Many readers of
POPULAR SCIENCE MONTHLY have asked me if Gus Wilson is a real, live man and
if the Model Garage actually exists. The answer to both questions is
yes. The Model Garage is located in a town not far from New York City.
It is owned and operated by two men whom I have named in my stories Gus
Wilson and Joe Clark. These are not their real names, nor is their
place of business called the Model Garage. But don't ask me to tell
you what their real names are or where the garage actually is located.
I can't do it because years ago when this series of stories first started, I
promised never to reveal these facts.
I can assure you, however, that I have
done my best to describe "Gus Wilson" as he really is. Even the
drawings of Gus which illustrate each story look like the real man because
they are made by an artist who knew him.
The incidents in the stories are taken
directly from the veteran auto mechanic's own experience.
While I cannot reveal "Gus's" real name
or where he lives and works, I can without any breach of confidence tell you
a little about his past history.
"Gus Wilson" grew up with the automobile
industry. When Duryea was experimenting with his first gasoline buggy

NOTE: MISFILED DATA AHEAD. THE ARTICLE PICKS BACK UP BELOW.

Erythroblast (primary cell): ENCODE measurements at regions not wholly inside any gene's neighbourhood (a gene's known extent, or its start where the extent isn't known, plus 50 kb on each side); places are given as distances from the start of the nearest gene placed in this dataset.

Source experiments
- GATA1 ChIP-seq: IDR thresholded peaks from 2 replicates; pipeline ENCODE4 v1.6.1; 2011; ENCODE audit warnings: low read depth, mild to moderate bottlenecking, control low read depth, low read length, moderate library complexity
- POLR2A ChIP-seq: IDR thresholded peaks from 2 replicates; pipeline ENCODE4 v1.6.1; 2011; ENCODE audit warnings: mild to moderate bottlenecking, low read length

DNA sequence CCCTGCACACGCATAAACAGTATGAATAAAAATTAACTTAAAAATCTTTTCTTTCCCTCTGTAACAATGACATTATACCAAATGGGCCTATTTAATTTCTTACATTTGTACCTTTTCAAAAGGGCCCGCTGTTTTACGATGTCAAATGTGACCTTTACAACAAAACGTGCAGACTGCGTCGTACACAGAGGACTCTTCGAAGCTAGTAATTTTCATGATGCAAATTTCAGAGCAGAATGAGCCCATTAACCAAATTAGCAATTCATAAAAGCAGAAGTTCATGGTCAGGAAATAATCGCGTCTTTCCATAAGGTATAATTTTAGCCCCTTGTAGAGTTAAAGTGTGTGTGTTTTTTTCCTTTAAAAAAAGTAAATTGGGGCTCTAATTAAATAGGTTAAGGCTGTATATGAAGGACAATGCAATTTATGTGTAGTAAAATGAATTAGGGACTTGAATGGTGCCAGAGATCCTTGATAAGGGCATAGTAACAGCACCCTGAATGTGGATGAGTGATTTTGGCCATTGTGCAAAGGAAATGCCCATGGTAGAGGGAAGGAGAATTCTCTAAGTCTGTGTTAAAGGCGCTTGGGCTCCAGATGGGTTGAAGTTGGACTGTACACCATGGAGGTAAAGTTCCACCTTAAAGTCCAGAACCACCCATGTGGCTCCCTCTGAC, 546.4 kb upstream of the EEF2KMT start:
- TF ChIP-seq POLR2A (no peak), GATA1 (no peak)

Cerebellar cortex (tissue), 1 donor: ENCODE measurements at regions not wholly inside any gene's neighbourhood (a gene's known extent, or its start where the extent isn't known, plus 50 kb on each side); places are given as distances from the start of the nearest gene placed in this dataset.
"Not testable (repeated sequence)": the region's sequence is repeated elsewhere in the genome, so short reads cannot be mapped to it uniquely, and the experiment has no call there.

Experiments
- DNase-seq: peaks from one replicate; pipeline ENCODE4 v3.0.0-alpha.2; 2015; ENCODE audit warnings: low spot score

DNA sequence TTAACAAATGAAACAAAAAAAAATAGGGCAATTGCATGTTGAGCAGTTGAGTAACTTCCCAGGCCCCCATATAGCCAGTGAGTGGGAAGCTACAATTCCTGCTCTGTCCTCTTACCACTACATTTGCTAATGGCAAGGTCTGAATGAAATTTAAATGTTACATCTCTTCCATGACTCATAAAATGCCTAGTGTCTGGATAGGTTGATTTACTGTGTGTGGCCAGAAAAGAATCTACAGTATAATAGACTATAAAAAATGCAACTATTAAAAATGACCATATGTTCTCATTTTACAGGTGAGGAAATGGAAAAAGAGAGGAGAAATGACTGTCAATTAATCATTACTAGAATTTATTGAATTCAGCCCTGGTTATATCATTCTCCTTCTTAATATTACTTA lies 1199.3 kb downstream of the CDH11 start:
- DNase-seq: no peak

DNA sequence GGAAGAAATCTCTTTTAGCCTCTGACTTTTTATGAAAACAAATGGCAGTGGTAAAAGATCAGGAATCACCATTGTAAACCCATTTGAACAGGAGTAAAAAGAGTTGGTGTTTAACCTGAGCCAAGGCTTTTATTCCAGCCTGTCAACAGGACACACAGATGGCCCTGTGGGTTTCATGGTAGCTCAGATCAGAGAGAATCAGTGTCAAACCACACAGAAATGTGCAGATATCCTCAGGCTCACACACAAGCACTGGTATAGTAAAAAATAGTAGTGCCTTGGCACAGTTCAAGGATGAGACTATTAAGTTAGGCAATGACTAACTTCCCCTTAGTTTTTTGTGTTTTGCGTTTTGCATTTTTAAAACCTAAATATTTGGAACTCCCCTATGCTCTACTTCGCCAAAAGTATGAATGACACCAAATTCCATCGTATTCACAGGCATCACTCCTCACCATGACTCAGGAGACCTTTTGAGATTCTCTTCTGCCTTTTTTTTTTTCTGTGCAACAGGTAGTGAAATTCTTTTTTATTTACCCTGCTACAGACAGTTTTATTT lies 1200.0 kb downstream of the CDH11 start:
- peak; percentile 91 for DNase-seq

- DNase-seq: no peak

"Gus Wilson," then a young man, was investigating and incidentally
overhauling one of those funny little steam vehicles that had to stop at
every horse trough while the driver sucked into the tank, with a length of
hose and a hand pump, gallons and gallons of water.
When the first electric hansom cab hummed
and groaned its snail-like course over the streets of New York, Gus was
adding water to the batteries sandpapering the commutators of the motor, and
otherwise mothering these clumsy vehicles.
His wrist still is a little stiff because
years ago the huge one-cylinder engine of a Northern runabout (a competitor
of original Oldsmobile) kicked back and broke several wrist bones.
He has worked on almost every kind of an
automobile ever made, and yet with all his experience he remarked, a while
ago: "I'm learning some new queer kink about a gasoline motor every
Like many exceptionally generous and
kind-hearted men, "Gus Wilson" hides his friendliness under a gruff and
growling manner. His bark, however, is much worse than his bite, and
he is always willing to give all the information at his command to any
motorist who is honestly striving to get better results from his car.
I feel safe in saying that motorists in
general would be a lot better off if all auto mechanics had as much skill
and knowledge of automobiles and took as much genuine pride in fine
workmanship as does "Gus Wilson."